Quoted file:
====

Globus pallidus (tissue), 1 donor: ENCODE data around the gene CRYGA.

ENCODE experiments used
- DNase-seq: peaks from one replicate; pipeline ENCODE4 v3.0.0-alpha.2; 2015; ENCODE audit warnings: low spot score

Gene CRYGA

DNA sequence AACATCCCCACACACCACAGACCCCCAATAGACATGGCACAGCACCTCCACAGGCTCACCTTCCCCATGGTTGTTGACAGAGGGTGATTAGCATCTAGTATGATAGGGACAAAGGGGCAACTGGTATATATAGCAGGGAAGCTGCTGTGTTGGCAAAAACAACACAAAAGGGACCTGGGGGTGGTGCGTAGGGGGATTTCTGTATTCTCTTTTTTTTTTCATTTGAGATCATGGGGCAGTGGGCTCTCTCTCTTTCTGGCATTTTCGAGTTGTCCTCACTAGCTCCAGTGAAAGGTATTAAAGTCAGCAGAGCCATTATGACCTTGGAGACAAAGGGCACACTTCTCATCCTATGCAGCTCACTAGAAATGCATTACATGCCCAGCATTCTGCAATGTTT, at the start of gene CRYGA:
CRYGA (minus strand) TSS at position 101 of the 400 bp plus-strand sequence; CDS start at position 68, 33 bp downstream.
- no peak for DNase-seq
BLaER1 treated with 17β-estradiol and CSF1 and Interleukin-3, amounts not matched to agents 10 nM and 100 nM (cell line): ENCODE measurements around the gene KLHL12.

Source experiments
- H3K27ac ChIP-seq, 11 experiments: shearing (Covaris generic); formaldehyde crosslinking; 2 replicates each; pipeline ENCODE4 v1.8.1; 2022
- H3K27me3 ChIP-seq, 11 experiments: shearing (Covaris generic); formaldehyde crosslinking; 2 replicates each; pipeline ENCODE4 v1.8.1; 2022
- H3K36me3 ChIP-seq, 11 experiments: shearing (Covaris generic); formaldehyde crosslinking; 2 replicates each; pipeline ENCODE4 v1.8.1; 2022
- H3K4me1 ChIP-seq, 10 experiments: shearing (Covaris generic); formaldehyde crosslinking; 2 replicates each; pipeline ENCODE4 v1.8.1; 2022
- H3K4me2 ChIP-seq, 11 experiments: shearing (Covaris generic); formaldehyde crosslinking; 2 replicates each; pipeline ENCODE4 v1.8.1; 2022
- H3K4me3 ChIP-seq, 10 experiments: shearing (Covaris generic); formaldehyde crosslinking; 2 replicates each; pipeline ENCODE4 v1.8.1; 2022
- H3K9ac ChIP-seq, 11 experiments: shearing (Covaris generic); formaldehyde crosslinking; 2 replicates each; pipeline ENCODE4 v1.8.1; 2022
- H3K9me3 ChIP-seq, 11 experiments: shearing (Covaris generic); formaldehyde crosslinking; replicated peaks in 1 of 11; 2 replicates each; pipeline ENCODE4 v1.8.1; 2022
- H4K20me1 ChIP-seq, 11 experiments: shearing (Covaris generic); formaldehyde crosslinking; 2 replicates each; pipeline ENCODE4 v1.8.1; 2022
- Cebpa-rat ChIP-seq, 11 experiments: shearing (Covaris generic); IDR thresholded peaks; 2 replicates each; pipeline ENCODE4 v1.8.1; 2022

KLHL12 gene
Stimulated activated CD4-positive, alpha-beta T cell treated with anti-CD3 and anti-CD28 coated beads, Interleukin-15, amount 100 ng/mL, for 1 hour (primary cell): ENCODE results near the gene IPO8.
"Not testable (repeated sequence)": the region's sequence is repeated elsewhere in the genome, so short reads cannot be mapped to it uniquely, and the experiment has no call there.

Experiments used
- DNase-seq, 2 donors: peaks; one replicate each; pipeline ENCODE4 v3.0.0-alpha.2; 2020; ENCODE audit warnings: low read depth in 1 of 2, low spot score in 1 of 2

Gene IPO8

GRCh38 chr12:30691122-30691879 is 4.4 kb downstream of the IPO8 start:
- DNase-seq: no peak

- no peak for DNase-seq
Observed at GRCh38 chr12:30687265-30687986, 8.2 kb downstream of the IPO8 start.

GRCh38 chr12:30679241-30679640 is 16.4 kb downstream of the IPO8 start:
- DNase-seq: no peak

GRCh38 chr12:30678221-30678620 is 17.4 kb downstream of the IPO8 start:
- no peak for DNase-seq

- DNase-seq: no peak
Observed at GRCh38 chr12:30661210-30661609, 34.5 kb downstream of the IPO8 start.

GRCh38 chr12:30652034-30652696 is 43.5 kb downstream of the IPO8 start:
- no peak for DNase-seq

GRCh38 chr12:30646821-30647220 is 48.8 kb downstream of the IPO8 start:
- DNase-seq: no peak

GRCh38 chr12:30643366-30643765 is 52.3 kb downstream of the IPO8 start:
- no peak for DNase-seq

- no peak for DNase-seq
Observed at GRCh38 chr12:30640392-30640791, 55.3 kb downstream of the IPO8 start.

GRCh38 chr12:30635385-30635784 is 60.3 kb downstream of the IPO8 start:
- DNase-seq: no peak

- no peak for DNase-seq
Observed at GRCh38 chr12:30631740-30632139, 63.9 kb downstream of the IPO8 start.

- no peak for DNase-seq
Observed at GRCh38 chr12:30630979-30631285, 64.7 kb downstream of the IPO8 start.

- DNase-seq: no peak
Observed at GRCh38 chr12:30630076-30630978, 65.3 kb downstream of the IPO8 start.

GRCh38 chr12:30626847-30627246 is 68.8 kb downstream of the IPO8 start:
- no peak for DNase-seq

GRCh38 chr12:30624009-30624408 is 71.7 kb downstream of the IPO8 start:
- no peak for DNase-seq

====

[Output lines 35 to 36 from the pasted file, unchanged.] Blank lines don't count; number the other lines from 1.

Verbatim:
Observed at GRCh38 chr12:30661210-30661609, 34.5 kb downstream of the IPO8 start.

GRCh38 chr12:30652034-30652696 is 43.5 kb downstream of the IPO8 start: